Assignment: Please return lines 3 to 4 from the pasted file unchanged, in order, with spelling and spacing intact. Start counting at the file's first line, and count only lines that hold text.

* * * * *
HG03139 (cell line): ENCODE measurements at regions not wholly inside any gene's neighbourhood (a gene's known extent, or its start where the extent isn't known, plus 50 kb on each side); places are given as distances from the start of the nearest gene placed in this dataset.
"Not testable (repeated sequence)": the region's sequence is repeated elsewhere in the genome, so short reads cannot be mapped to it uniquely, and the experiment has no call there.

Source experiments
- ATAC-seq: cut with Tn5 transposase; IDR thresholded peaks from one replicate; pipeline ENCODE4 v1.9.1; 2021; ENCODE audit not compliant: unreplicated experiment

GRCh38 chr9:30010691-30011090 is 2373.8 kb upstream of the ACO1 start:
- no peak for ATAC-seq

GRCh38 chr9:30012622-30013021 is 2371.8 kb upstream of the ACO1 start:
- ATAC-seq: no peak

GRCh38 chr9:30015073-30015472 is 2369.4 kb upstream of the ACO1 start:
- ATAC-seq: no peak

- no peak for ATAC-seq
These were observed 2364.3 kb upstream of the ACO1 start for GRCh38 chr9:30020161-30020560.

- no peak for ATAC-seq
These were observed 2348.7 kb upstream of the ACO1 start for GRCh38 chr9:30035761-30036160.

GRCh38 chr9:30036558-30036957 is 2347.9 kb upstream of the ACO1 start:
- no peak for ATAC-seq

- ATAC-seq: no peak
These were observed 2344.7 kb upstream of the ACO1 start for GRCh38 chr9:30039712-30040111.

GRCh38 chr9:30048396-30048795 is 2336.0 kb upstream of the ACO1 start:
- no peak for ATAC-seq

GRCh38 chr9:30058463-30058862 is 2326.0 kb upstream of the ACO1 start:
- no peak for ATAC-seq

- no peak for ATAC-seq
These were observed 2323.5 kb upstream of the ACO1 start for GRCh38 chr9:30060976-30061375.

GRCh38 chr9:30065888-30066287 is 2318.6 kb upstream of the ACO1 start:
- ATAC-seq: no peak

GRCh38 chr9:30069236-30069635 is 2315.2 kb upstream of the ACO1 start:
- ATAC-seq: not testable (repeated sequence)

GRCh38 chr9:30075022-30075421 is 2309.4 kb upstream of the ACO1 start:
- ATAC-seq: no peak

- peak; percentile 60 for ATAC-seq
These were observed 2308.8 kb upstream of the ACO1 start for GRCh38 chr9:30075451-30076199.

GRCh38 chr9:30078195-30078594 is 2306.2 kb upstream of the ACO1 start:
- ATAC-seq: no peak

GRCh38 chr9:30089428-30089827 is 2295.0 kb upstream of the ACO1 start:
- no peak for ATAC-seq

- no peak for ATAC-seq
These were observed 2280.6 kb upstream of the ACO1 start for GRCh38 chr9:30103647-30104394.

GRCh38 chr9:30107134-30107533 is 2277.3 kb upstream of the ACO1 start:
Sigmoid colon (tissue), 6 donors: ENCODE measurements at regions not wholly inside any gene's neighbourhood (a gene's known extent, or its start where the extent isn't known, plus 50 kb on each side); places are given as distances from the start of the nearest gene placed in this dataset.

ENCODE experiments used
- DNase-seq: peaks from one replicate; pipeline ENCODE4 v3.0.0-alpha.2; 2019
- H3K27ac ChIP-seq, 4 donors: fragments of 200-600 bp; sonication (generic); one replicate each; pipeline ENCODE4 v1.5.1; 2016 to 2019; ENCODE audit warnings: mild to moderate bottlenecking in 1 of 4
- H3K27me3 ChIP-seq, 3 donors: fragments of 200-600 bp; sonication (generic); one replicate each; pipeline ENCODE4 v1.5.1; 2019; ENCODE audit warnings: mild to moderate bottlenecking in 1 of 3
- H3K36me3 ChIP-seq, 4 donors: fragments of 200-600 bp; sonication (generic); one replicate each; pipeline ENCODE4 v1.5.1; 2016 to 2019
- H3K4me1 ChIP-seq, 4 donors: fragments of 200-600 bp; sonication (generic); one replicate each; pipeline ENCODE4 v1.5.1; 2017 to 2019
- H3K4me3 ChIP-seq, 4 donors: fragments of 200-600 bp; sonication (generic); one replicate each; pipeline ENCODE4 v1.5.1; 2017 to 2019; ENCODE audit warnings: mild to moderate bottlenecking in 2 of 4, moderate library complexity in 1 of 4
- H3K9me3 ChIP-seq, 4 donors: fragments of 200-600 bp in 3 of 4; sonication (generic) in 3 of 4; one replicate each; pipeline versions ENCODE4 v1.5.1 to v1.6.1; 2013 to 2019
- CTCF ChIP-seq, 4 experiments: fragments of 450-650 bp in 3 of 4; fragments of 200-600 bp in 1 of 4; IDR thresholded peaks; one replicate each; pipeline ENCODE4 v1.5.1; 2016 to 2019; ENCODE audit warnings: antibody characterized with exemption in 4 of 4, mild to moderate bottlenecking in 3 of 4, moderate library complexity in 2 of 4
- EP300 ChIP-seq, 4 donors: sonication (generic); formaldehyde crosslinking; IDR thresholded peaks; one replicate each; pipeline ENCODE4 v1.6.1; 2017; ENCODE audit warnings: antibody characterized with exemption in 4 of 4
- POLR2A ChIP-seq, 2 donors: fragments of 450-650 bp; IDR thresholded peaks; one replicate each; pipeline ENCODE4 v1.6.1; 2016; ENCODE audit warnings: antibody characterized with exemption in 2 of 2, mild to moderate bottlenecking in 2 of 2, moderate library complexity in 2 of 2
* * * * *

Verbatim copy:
Source experiments
- ATAC-seq: cut with Tn5 transposase; IDR thresholded peaks from one replicate; pipeline ENCODE4 v1.9.1; 2021; ENCODE audit not compliant: unreplicated experiment